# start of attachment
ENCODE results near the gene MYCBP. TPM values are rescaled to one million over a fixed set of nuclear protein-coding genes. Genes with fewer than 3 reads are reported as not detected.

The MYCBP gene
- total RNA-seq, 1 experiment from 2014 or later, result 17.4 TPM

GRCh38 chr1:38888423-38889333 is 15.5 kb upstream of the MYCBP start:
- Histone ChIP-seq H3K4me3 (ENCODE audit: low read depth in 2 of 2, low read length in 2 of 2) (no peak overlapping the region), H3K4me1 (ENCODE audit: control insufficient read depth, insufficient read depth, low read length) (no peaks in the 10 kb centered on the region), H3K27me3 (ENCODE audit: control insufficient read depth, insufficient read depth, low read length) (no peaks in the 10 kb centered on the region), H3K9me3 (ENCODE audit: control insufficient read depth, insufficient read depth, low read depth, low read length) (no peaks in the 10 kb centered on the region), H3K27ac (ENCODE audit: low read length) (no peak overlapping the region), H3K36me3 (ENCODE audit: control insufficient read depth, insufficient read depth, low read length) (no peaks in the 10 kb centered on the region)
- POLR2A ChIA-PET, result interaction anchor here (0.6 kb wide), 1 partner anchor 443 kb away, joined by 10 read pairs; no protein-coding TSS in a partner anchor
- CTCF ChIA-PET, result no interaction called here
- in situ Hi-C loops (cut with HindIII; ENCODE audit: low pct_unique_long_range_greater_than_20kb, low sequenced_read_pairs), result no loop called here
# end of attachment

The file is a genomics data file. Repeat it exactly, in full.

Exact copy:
ENCODE results near the gene MYCBP. TPM values are rescaled to one million over a fixed set of nuclear protein-coding genes. Genes with fewer than 3 reads are reported as not detected.

The MYCBP gene
- total RNA-seq, 1 experiment from 2014 or later, result 17.4 TPM

GRCh38 chr1:38888423-38889333 is 15.5 kb upstream of the MYCBP start:
- Histone ChIP-seq H3K4me3 (ENCODE audit: low read depth in 2 of 2, low read length in 2 of 2) (no peak overlapping the region), H3K4me1 (ENCODE audit: control insufficient read depth, insufficient read depth, low read length) (no peaks in the 10 kb centered on the region), H3K27me3 (ENCODE audit: control insufficient read depth, insufficient read depth, low read length) (no peaks in the 10 kb centered on the region), H3K9me3 (ENCODE audit: control insufficient read depth, insufficient read depth, low read depth, low read length) (no peaks in the 10 kb centered on the region), H3K27ac (ENCODE audit: low read length) (no peak overlapping the region), H3K36me3 (ENCODE audit: control insufficient read depth, insufficient read depth, low read length) (no peaks in the 10 kb centered on the region)
- POLR2A ChIA-PET, result interaction anchor here (0.6 kb wide), 1 partner anchor 443 kb away, joined by 10 read pairs; no protein-coding TSS in a partner anchor
- CTCF ChIA-PET, result no interaction called here
- in situ Hi-C loops (cut with HindIII; ENCODE audit: low pct_unique_long_range_greater_than_20kb, low sequenced_read_pairs), result no loop called here